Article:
# Scala Monads

## Examples

#### Monad Definition

Informally, a monad is a container of elements, notated as F[_], packed with 2 functions: flatMap (to transform this container) and unit (to create this container).

Common library examples include List[T], Set[T] and Option[T].

#### Formal definition

Monad M is a parametric type M[T] with two operations flatMap and unit, such as:

```
trait M[T] {
def flatMap[U](f: T => M[U]): M[U]
}
def unit[T](x: T): M[T]
```

These functions must satisfy three laws:

1.Associativity: (m flatMap f) flatMap g = m flatMap (x => f(x) flatMap g) That is, if the sequence is unchanged you may apply the terms in any order. Thus, applying m to f, and then applying the result to g will yield the same result as applying f to g, and then applying m to that result.

2.Left unit: unit(x) flatMap f == f(x) That is, the unit monad of x flat-mapped across f is equivalent to applying f to x.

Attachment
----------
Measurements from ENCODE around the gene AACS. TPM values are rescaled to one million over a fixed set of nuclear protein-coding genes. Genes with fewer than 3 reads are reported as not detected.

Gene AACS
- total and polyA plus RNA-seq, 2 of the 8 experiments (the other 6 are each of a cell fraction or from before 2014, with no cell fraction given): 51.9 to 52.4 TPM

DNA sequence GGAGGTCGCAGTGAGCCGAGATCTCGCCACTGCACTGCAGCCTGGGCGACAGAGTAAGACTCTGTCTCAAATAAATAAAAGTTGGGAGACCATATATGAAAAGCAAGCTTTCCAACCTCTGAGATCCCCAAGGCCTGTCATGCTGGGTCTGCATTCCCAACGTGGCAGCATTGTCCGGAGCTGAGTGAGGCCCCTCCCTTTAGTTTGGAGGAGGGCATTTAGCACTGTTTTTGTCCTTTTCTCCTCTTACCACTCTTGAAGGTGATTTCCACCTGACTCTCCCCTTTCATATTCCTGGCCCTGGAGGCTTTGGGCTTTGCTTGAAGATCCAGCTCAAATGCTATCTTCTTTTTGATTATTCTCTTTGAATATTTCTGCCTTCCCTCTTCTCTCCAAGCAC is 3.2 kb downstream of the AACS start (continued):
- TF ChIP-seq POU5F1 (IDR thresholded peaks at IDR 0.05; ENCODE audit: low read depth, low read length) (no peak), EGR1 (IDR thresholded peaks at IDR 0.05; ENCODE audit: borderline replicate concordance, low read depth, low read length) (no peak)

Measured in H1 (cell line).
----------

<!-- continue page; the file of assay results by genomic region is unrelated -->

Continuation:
3.Right unit: m flatMap unit == m This is an 'identity': any monad flat-mapped against unit will return a monad equivalent to

itself.

#### Example:

```
val m = List(1, 2, 3)
def unit(x: Int): List[Int] = List(x)
def f(x: Int): List[Int] = List(x * x)
def g(x: Int): List[Int] = List(x * x * x)
val x = 1
```

1. Associativity:

```
(m flatMap f).flatMap(g) == m.flatMap(x => f(x) flatMap g) //Boolean = true
//Left side:
List(1, 4, 9).flatMap(g) // List(1, 64, 729)
//Right side:
m.flatMap(x => (x * x) * (x * x) * (x * x)) //List(1, 64, 729)
```

2. Left unit

```
unit(x).flatMap(x => f(x)) == f(x)
List(1).flatMap(x => x * x) == 1 * 1
```

3. Right unit

```
//m flatMap unit == m
m.flatMap(unit) == m
List(1, 2, 3).flatMap(x => List(x)) == List(1,2,3) //Boolean = true
```

#### Standard Collections are Monads

Most of the standard collections are monads (List[T], Option[T]), or monad-like (Either[T], Future[T]). These collections can be easily combined together within for comprehensions (which are an equivalent way of writing flatMap transformations):

```
val a = List(1, 2, 3)
val b = List(3, 4, 5)
for {
i <- a
j <- b
} yield(i * j)
```

The above is equivalent to:

```
a flatMap {
i => b map {
j => i * j
}
}
```

Because a monad preserves the data structure and only acts on the elements within that structure, we can endless chain monadic datastructures, as shown here in a for-comprehension.